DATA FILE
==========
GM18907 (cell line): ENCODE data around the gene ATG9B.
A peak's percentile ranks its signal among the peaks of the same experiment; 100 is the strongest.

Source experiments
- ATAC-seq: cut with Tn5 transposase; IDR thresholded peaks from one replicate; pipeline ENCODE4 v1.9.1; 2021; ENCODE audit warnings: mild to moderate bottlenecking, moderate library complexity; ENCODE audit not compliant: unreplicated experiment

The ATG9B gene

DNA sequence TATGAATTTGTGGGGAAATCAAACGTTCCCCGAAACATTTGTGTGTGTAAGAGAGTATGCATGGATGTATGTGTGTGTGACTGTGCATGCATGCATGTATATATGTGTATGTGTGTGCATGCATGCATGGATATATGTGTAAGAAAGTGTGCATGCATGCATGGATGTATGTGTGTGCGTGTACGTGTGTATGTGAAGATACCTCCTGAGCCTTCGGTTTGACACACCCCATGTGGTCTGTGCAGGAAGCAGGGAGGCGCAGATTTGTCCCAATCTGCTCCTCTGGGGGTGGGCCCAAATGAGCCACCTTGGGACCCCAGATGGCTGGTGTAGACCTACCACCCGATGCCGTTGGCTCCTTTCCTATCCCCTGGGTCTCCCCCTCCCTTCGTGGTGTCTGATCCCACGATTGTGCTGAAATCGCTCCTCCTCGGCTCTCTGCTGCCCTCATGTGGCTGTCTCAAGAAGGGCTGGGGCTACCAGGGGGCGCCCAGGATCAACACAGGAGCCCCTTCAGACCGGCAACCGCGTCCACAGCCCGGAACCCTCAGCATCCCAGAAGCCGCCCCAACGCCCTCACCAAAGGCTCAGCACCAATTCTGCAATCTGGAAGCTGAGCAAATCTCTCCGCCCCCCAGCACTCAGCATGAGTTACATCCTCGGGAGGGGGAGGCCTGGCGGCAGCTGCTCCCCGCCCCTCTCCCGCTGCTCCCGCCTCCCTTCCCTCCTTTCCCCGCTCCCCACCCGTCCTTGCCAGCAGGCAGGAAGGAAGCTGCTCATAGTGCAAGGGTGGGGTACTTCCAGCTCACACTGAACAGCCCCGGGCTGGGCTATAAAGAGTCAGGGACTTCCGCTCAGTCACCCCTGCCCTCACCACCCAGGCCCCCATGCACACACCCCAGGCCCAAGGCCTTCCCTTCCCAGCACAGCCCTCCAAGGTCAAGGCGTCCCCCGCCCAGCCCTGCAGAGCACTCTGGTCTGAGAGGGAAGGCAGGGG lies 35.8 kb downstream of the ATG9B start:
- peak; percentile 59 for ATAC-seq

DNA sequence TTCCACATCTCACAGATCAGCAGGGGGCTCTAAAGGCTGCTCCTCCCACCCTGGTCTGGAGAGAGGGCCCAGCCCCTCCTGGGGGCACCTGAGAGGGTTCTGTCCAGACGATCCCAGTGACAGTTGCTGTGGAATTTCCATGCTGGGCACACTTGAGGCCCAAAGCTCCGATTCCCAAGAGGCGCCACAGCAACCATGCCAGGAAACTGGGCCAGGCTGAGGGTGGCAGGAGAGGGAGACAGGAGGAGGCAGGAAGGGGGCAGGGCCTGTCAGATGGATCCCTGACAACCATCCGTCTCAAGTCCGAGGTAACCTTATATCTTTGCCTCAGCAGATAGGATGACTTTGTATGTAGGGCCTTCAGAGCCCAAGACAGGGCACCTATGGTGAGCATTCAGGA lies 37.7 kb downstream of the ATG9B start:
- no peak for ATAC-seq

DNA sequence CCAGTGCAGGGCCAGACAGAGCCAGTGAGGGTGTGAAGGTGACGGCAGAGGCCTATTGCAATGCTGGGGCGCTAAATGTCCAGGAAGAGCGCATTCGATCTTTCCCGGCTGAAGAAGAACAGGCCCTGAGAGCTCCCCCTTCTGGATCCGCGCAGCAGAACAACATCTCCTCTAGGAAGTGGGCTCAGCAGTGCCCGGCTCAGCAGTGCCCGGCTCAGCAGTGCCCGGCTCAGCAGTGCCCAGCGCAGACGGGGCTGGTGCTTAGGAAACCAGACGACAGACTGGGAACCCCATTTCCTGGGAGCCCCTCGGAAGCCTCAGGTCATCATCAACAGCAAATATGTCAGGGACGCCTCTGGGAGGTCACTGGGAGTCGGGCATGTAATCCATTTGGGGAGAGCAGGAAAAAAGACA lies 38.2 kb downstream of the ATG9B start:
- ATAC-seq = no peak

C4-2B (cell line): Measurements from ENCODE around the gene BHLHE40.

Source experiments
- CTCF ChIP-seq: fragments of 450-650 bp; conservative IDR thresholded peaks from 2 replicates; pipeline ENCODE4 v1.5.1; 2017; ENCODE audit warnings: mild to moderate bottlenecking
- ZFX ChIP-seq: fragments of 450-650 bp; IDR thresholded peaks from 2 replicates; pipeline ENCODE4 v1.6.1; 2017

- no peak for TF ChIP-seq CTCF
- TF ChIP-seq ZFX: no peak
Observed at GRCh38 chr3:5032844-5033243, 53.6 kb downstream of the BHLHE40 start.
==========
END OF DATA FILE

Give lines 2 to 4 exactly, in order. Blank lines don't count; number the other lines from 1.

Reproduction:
A peak's percentile ranks its signal among the peaks of the same experiment; 100 is the strongest.

Source experiments
- ATAC-seq: cut with Tn5 transposase; IDR thresholded peaks from one replicate; pipeline ENCODE4 v1.9.1; 2021; ENCODE audit warnings: mild to moderate bottlenecking, moderate library complexity; ENCODE audit not compliant: unreplicated experiment